Dec 3, 2020

AI-powered wearable sleep test launches

sleep disorder
sleep apnoea
Leila Hawkins
2 min
AI-powered wearable sleep test launches
Sunrise sits on the wearer's chin and captures movement...

A test that sits on the wearer's chin and uses sensors and AI to detect sleep disorders launches today in the UK. 

Called Sunrise, its creators say it is the world’s first home-based sleep test to provide results equivalent to the polysomnography used in sleep laboratories.  

To use it the wearer places the sensor on the chin before going to sleep. Powered by AI, this records data by measuring the person's chin movements while they're sleeping, based on the premise that jaw movements can indicate sleep apnoea and other disorders. 

The user is then offered the choice to connect with a sleep physician and receive treatment when needed.

The test is the result of a collaboration between the UK's National Heart and Lung Institute and Imperial College London, but is the brainchild of sleep specialist Dr. Jean-Benoit Martinot and over a decade's worth of research. 

A clinical study published in the Journal of the American Medical Association found that Sunrise could be a convenient home-based alternative for sleep studies, to avoid the need to sleep in a hospital bed and be connected to multiple wires.

The test previously launched in France and Belgium, and is now available to buy in the UK where sleep apnoea is estimated to affect 1.5 million adults, although 85 per cent are undiagnosed and therefore untreated.

Martinot, CEO and Co-founder of Sunrise, said: “We are excited to launch into the UK, which is known for its early adoption of innovative and industry leading medtech solutions. Sleep apnoea is a major health issue today with studies having concluded sleep disordered breathing concerns affect 49 per cent of men and 23 per cent of women aged 40 and above². 

"The problem is that the condition remains 80 per cent undiagnosed, and untreated sleep apnoea is linked with serious health problems such as hypertension, heart failure, stroke or diabetes" he added. 

"Additionally, patients suffering from sleep apnoea also appear to be more at risk if they contract COVID-19. As a result of the pandemic, many sleep labs have largely slowed down and we are working with sleep physicians in order to make the steps to getting treatment quick, easy and affordable without compromising the quality of the results.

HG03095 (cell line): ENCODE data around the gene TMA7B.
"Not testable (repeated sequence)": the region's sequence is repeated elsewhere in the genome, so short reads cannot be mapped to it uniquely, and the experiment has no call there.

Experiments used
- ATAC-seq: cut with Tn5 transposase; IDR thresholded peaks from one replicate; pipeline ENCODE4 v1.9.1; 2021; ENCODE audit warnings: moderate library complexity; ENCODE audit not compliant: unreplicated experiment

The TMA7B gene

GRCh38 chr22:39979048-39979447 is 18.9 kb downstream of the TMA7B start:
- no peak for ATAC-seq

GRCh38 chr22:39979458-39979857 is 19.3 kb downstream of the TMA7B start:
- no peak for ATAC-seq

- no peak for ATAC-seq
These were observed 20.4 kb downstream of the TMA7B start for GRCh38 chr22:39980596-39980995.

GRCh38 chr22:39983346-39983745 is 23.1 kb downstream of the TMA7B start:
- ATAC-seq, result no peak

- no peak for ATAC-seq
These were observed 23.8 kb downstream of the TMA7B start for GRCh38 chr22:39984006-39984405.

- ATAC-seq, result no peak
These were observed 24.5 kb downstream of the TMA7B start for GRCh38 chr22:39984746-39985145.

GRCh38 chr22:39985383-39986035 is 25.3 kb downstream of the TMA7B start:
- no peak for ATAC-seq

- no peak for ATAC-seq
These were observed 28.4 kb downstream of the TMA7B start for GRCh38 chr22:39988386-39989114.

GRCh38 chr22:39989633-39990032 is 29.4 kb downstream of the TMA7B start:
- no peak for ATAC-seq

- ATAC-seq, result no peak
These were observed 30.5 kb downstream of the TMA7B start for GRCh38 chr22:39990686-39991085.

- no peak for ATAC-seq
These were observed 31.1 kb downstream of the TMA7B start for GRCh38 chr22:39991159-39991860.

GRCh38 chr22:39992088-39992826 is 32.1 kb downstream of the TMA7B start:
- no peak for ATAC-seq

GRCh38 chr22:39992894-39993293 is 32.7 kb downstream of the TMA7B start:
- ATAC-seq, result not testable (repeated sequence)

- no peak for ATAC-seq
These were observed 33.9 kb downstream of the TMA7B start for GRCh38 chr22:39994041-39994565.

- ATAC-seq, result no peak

“Our overarching mission is to help everyone understand that breathing is at the heart of good night’s sleep. We believe sleep should not be a source of anxiety and getting a simple test can bring about more understanding of the quality of sleep.”

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Jun 18, 2021

Skin Analytics wins NHSX award for AI skin cancer tool 

2 min
Skin Analytics uses AI to detect skin cancer and will be deployed across the NHS to ease patient backlogs

An artificial intelligence-driven tool that identifies skin cancers has received an award from NHSX, the NHS England and Department of Health and Social Care's initiative to bring technology into the UK's national health system. 

NHSX has granted the Artificial Intelligence in Health and Care Award to DERM, an AI solution that can identify 11 types of skin lesion. 

Developed by Skin Analytics, DERM analyses images of skin lesions using algorithms. Within primary care, Skin Analytics will be used as an additional tool to help doctors with their decision making. 

In secondary care, it enables AI telehealth hubs to support dermatologists with triage, directing patients to the right next step. This will help speed up diagnosis, and patients with benign skin lesions can be identified earlier, redirecting them away from dermatology departments that are at full capacity due to the COVID-19 backlog. 

Cancer Research has called the impact of the pandemic on cancer services "devastating", with a 42% drop in the number of people starting cancer treatment after screening. 

DERM is already in use at University Hospitals Birmingham and Mid and South Essex Health & Care Partnership, where it has led to a significant reduction in unnecessary referrals to hospital.

Now NHSX have granted it the Phase 4 AI in Health and Care Award, making DERM available to clinicians across the country. Overall this award makes £140 million available over four years to accelerate the use of artificial intelligence technologies which meet the aims of the NHS Long Term Plan.

Dr Lucy Thomas, Consultant Dermatologist at Chelsea & Westminster Hospital, said: “Skin Analytics’ receipt of this award is great news for the NHS and dermatology departments. It will allow us to gather real-world data to demonstrate the benefits of AI on patient pathways and workforce challenges. 

"Like many services, dermatology has severe backlogs due to the COVID-19 pandemic. This award couldn't have come at a better time to aid recovery and give us more time with the patients most in need of our help.”

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